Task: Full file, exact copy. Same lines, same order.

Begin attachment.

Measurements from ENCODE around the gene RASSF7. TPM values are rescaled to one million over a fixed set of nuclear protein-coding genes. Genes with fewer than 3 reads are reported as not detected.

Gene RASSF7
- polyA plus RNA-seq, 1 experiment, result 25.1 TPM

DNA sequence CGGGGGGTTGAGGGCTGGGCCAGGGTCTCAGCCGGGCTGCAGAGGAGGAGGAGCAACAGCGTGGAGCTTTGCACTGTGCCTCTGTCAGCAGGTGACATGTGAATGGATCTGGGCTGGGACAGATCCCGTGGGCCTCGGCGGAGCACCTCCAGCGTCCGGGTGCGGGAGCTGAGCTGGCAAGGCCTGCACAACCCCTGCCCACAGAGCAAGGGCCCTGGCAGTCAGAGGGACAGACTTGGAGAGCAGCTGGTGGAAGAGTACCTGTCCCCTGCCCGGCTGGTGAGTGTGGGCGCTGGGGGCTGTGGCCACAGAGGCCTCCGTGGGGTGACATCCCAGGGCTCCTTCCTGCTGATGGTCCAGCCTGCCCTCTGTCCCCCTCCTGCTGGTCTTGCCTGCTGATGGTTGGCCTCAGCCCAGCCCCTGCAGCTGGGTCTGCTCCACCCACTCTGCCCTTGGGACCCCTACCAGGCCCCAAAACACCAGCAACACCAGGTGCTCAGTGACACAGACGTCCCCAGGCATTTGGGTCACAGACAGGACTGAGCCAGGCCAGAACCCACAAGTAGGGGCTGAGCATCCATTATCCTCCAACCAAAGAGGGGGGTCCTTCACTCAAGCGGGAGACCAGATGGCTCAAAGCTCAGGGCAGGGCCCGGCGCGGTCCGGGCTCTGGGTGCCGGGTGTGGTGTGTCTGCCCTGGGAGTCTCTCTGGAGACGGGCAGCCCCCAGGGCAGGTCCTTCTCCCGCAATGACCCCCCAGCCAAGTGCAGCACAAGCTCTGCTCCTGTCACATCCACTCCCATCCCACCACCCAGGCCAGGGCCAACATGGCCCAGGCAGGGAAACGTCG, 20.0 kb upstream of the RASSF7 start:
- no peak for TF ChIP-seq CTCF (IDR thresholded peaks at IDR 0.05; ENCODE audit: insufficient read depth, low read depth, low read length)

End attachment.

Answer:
Measurements from ENCODE around the gene RASSF7. TPM values are rescaled to one million over a fixed set of nuclear protein-coding genes. Genes with fewer than 3 reads are reported as not detected.

Gene RASSF7
- polyA plus RNA-seq, 1 experiment, result 25.1 TPM

DNA sequence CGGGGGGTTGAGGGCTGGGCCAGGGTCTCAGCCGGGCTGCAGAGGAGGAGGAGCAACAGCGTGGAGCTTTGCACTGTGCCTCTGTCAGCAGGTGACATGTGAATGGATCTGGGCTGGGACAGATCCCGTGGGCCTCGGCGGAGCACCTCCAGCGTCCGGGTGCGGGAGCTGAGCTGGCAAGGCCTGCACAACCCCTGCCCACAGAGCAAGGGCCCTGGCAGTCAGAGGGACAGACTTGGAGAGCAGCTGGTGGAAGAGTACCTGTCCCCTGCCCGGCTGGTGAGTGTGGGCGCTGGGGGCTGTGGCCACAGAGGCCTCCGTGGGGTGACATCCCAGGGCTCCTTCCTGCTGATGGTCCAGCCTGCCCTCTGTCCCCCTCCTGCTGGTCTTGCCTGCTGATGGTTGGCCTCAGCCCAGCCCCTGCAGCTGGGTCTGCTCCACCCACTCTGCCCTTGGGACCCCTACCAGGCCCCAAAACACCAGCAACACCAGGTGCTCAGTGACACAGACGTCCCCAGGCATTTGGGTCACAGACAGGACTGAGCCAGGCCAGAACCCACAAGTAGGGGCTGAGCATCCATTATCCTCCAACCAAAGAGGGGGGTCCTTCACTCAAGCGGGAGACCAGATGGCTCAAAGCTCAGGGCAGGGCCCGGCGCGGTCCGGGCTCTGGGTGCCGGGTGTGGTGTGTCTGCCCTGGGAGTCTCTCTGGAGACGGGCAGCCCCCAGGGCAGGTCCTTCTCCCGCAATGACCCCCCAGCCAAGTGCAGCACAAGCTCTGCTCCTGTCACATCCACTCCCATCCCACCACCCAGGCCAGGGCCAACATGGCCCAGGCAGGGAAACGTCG, 20.0 kb upstream of the RASSF7 start:
- no peak for TF ChIP-seq CTCF (IDR thresholded peaks at IDR 0.05; ENCODE audit: insufficient read depth, low read depth, low read length)